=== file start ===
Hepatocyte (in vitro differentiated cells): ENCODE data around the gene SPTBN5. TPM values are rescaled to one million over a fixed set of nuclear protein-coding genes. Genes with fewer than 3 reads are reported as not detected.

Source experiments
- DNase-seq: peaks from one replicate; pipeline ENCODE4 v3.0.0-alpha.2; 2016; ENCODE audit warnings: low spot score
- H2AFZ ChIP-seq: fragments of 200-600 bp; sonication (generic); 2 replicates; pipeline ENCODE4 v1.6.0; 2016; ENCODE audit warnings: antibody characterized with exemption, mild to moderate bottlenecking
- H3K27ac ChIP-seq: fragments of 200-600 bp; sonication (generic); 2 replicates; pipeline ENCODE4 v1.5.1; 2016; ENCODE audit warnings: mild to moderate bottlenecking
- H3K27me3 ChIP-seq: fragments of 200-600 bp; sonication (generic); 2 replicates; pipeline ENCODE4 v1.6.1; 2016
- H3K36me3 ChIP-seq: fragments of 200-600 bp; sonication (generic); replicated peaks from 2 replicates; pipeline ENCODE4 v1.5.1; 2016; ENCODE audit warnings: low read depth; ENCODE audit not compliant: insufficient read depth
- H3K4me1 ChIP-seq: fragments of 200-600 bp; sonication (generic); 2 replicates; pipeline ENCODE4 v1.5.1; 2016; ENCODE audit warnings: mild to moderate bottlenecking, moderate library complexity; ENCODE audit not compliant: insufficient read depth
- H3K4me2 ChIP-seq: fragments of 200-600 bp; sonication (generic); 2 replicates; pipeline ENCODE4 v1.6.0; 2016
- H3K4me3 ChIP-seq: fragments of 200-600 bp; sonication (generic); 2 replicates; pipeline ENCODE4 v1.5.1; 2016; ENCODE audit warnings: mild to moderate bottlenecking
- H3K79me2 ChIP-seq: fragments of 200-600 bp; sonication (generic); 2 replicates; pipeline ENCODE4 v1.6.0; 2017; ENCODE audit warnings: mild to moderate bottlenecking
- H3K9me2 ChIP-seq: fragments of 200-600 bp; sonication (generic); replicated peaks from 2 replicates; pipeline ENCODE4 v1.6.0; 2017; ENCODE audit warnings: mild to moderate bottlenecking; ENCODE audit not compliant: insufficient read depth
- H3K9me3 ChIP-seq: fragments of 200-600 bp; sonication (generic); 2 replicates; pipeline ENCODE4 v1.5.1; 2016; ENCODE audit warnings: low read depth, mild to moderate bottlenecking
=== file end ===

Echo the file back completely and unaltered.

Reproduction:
Hepatocyte (in vitro differentiated cells): ENCODE data around the gene SPTBN5. TPM values are rescaled to one million over a fixed set of nuclear protein-coding genes. Genes with fewer than 3 reads are reported as not detected.

Source experiments
- DNase-seq: peaks from one replicate; pipeline ENCODE4 v3.0.0-alpha.2; 2016; ENCODE audit warnings: low spot score
- H2AFZ ChIP-seq: fragments of 200-600 bp; sonication (generic); 2 replicates; pipeline ENCODE4 v1.6.0; 2016; ENCODE audit warnings: antibody characterized with exemption, mild to moderate bottlenecking
- H3K27ac ChIP-seq: fragments of 200-600 bp; sonication (generic); 2 replicates; pipeline ENCODE4 v1.5.1; 2016; ENCODE audit warnings: mild to moderate bottlenecking
- H3K27me3 ChIP-seq: fragments of 200-600 bp; sonication (generic); 2 replicates; pipeline ENCODE4 v1.6.1; 2016
- H3K36me3 ChIP-seq: fragments of 200-600 bp; sonication (generic); replicated peaks from 2 replicates; pipeline ENCODE4 v1.5.1; 2016; ENCODE audit warnings: low read depth; ENCODE audit not compliant: insufficient read depth
- H3K4me1 ChIP-seq: fragments of 200-600 bp; sonication (generic); 2 replicates; pipeline ENCODE4 v1.5.1; 2016; ENCODE audit warnings: mild to moderate bottlenecking, moderate library complexity; ENCODE audit not compliant: insufficient read depth
- H3K4me2 ChIP-seq: fragments of 200-600 bp; sonication (generic); 2 replicates; pipeline ENCODE4 v1.6.0; 2016
- H3K4me3 ChIP-seq: fragments of 200-600 bp; sonication (generic); 2 replicates; pipeline ENCODE4 v1.5.1; 2016; ENCODE audit warnings: mild to moderate bottlenecking
- H3K79me2 ChIP-seq: fragments of 200-600 bp; sonication (generic); 2 replicates; pipeline ENCODE4 v1.6.0; 2017; ENCODE audit warnings: mild to moderate bottlenecking
- H3K9me2 ChIP-seq: fragments of 200-600 bp; sonication (generic); replicated peaks from 2 replicates; pipeline ENCODE4 v1.6.0; 2017; ENCODE audit warnings: mild to moderate bottlenecking; ENCODE audit not compliant: insufficient read depth
- H3K9me3 ChIP-seq: fragments of 200-600 bp; sonication (generic); 2 replicates; pipeline ENCODE4 v1.5.1; 2016; ENCODE audit warnings: low read depth, mild to moderate bottlenecking